I just read Paul Cooper’s blog post about the FSF and FSFE. One line really struck me: “[FSF(E)] could become irrelevant because certain elements are living in the past confined by the way things were rather than the way things are.”
I don’t disagree but I don’t quite agree either. It’s a very broad statement. There is a lot of leeway for individual interpretations of what constitutes the ‘way things were’ and the ‘way things are now.’
What I think is true is that there is some tension between the traditional hacker community and the wider free software developer-base. Free Software is no longer exclusively a hacker arena. We are seeing Free Software deployed in very serious places and we’re seeing professional levels of support and development. This includes the NSA with SELinux and Novell with SuSE. It’s been happening for years but a certain critical mass is being reached.
The field is evolving. The organisations that support it must evolve too.
I think I was in London (speaking to GLLUG) when I started talking about how we’re seeing the rise of management layers in Free Software projects. We’re seeing stuff like usability engineers, project managers and public relations people. In short, we’re seeing the ‘businessification’ of Free Software projects that are regarded as mission critical.
There is a reason that we’re seeing this. Programmers are programmers. They are not managers or public relations people or usability engineers. When you get to a certain size you really need to find experts.
Strap on a beard and wrinkled brow “but then you’re becoming the MAN…you’re like a company.”
Ah. Herein lies the rub. The traditional hacker culture was very much about being an independent person. About hacking away and discovering stuff and playing with code because it was fun. That’s fine. That’s good. It’s a noble aim. However, when Free Software grew up and went into the real world it needed to fulfil the requirements of usability and reliability. The Freedom bit of Free Software remains but the edgy technical hobby stuff falls away. The government of Bhutan are not interested in cool new features; they want an empowering digital infrastructure for the future of their people.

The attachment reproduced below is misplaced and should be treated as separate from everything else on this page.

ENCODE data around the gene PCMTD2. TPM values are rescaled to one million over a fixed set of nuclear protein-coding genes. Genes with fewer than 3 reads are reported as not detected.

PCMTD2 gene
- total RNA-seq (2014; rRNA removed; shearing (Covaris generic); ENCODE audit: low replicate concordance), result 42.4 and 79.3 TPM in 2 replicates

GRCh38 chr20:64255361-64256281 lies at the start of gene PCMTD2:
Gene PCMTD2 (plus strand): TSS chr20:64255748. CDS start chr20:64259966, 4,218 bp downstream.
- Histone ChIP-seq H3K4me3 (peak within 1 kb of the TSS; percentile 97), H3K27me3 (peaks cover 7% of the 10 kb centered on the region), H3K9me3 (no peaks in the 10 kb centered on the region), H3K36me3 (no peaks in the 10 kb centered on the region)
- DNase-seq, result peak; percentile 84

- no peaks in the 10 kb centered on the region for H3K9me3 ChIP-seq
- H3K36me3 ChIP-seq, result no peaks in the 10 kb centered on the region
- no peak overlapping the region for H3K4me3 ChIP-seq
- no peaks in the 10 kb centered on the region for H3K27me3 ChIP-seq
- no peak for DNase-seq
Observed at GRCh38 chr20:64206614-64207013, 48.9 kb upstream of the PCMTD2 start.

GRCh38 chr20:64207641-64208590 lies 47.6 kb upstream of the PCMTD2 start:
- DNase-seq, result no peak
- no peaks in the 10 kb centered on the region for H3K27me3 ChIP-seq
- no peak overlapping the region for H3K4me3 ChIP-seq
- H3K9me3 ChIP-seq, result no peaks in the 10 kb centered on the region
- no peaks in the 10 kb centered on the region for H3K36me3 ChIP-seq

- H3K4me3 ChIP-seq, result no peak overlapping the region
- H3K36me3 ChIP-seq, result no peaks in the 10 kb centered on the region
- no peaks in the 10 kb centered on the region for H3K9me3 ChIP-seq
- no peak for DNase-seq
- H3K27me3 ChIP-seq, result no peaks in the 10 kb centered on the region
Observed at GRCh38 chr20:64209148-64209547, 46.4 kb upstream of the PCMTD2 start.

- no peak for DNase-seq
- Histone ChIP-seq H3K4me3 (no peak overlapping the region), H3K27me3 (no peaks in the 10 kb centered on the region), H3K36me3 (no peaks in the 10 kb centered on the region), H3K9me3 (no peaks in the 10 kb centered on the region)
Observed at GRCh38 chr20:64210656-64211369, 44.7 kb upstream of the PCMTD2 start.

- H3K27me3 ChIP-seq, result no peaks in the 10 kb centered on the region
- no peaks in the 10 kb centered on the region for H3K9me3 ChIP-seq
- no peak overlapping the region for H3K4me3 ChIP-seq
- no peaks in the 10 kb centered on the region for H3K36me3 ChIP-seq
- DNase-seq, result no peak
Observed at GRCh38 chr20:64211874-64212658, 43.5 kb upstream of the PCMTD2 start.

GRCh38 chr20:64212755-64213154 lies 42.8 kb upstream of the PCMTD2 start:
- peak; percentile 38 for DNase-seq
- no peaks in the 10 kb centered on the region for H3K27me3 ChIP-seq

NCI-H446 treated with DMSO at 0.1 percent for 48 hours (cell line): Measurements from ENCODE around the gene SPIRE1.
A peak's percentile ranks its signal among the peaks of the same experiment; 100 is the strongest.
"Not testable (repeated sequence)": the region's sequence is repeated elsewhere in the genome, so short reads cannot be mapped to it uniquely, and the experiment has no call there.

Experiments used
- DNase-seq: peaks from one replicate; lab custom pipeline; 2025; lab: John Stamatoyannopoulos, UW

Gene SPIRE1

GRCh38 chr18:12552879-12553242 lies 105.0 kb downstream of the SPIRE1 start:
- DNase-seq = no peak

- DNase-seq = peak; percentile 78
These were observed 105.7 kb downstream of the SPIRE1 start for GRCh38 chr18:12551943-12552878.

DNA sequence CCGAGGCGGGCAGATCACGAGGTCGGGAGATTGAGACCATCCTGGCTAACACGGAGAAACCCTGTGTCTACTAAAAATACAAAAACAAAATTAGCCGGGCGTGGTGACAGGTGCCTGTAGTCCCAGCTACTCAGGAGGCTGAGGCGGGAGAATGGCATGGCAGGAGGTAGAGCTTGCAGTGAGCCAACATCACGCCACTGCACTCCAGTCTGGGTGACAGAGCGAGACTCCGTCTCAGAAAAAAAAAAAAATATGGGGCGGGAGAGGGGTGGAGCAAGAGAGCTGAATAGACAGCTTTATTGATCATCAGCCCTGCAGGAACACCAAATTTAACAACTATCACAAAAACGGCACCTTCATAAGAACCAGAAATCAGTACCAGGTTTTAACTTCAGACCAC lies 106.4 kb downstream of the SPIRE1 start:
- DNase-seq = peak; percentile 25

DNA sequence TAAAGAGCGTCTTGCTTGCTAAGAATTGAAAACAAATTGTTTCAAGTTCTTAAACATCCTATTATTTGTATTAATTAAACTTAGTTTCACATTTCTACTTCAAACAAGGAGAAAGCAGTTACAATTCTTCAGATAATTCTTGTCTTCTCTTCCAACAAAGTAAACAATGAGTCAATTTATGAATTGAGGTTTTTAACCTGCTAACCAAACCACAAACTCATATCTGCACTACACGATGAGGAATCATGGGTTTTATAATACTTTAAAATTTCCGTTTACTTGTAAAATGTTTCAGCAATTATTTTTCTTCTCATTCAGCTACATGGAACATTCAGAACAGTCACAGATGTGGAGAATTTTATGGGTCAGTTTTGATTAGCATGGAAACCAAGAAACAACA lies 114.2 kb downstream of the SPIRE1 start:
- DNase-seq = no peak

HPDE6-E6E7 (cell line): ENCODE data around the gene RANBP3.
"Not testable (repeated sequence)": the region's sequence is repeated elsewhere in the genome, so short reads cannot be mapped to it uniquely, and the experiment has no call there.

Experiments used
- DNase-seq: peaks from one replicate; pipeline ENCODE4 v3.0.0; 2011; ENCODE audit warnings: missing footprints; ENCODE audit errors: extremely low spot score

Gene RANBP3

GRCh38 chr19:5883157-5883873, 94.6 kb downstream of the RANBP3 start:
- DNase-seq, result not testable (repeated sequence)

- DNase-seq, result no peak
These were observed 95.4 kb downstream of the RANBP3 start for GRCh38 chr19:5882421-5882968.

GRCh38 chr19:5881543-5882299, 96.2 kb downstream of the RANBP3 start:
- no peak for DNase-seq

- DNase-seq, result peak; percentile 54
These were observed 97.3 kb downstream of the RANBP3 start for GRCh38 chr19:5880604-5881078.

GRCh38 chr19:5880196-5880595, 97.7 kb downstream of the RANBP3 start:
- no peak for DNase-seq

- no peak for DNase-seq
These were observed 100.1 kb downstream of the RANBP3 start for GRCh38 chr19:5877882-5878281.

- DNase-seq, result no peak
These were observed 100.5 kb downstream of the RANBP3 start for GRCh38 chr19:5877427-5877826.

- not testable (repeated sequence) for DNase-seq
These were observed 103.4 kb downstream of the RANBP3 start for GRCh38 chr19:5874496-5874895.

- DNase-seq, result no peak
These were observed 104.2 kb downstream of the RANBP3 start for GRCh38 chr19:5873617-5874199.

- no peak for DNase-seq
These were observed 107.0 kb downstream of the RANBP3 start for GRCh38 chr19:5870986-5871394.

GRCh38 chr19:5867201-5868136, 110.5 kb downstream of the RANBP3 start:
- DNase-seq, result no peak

Because Free Software is Free Software the guys who want to hack can do so. But the big mainstream projects need to produce big mainstream products. They need to be “the man.” Well, the man without shareholders making technology to empower everyone. A nice man. The kind of man you would be happy to see your daughter marry.
I recently saw a flame-war appear on a mailing list because two people were having an argument about who was more free. When there are five billion people in this world who lack basic infrastructure I find these arguments tiring and pointless.
I think the four freedoms of software are important. I think people should be able to use, modify, redistribute and improve their tools. I think this is especially important in terms of getting this stuff out to developing nations. It’s also important for me. When I was fifteen I had no money for a new computer. I got a DOS 3.3 computer from someone’s garage. I wish I had known about GNU/Linux. I wish I could have learned about the freedom of software at that juncture.
I think the FSFE is important. It’s mission is to protect and promote the four freedoms of software in the European arena. Patents and DRM challenge Free Software and the FSFE really engages on these issues. It also educates people and has some great initiatives coming up to further strengthen Free Software in our area.
I think engagement with everyone is important. I have nothing but admiration for the companies that are embracing openness and freedom (well done Sun and Novell). I’m looking forward to the day that Microsoft start considering software freedom. I’m looking forward to the day that Java is released under the GPL (hint hint). I’m looking forward to the day that children learn OpenOffice.org at school.
I think that software freedom is relevant. I think that promoting freedom is essential. That’s why I’m out here talking to people, putting forward initiatives, and generally trying to do my little bit to provide digital infrastructure for everyone.